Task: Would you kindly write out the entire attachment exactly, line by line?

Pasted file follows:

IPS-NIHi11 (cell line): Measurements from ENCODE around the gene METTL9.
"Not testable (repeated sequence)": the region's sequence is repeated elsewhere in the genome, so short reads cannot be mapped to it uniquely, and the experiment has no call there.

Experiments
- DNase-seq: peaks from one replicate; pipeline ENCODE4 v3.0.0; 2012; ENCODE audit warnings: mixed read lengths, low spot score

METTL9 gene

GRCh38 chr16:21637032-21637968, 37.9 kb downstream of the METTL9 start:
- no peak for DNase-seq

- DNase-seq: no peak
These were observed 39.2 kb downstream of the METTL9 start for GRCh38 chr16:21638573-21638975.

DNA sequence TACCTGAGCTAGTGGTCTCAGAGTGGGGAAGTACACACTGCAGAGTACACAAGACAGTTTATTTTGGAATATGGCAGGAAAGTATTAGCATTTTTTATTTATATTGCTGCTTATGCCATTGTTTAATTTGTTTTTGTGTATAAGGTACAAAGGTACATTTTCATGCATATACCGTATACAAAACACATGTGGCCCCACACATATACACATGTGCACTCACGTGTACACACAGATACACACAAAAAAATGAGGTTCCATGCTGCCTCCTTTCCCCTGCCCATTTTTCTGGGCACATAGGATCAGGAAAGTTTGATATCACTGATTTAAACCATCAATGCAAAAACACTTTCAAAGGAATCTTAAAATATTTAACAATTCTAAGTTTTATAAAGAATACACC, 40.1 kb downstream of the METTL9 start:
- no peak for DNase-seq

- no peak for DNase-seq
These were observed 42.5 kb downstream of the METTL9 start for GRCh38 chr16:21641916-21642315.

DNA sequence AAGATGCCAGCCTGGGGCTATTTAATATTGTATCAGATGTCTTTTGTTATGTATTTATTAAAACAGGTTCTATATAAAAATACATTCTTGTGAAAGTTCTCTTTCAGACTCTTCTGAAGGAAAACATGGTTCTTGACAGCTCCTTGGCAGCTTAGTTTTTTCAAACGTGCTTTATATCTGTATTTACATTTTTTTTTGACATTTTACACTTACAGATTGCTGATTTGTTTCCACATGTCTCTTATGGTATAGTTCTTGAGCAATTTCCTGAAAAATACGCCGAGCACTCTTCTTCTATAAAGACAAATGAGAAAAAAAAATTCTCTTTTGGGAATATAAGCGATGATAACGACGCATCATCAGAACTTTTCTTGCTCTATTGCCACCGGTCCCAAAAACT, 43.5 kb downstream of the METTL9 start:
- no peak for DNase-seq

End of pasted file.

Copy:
IPS-NIHi11 (cell line): Measurements from ENCODE around the gene METTL9.
"Not testable (repeated sequence)": the region's sequence is repeated elsewhere in the genome, so short reads cannot be mapped to it uniquely, and the experiment has no call there.

Experiments
- DNase-seq: peaks from one replicate; pipeline ENCODE4 v3.0.0; 2012; ENCODE audit warnings: mixed read lengths, low spot score

METTL9 gene

GRCh38 chr16:21637032-21637968, 37.9 kb downstream of the METTL9 start:
- no peak for DNase-seq

- DNase-seq: no peak
These were observed 39.2 kb downstream of the METTL9 start for GRCh38 chr16:21638573-21638975.

DNA sequence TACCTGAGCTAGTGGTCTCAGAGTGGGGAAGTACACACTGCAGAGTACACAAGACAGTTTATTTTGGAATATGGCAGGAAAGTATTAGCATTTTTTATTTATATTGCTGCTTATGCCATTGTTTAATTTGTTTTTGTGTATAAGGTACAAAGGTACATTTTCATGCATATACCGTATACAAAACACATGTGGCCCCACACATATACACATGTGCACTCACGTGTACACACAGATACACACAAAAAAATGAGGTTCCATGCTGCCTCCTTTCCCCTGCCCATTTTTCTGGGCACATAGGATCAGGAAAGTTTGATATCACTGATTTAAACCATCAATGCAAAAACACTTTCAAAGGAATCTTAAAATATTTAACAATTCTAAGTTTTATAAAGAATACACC, 40.1 kb downstream of the METTL9 start:
- no peak for DNase-seq

- no peak for DNase-seq
These were observed 42.5 kb downstream of the METTL9 start for GRCh38 chr16:21641916-21642315.

DNA sequence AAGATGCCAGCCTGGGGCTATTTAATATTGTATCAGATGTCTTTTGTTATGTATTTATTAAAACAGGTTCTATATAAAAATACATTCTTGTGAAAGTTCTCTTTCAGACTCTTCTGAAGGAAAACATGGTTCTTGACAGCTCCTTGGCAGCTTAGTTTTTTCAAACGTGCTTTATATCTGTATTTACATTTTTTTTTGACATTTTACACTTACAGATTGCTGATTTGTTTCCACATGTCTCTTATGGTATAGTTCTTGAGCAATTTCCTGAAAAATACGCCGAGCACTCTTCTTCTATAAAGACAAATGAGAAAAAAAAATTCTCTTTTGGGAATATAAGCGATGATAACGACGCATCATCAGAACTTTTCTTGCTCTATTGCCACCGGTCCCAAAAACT, 43.5 kb downstream of the METTL9 start:
- no peak for DNase-seq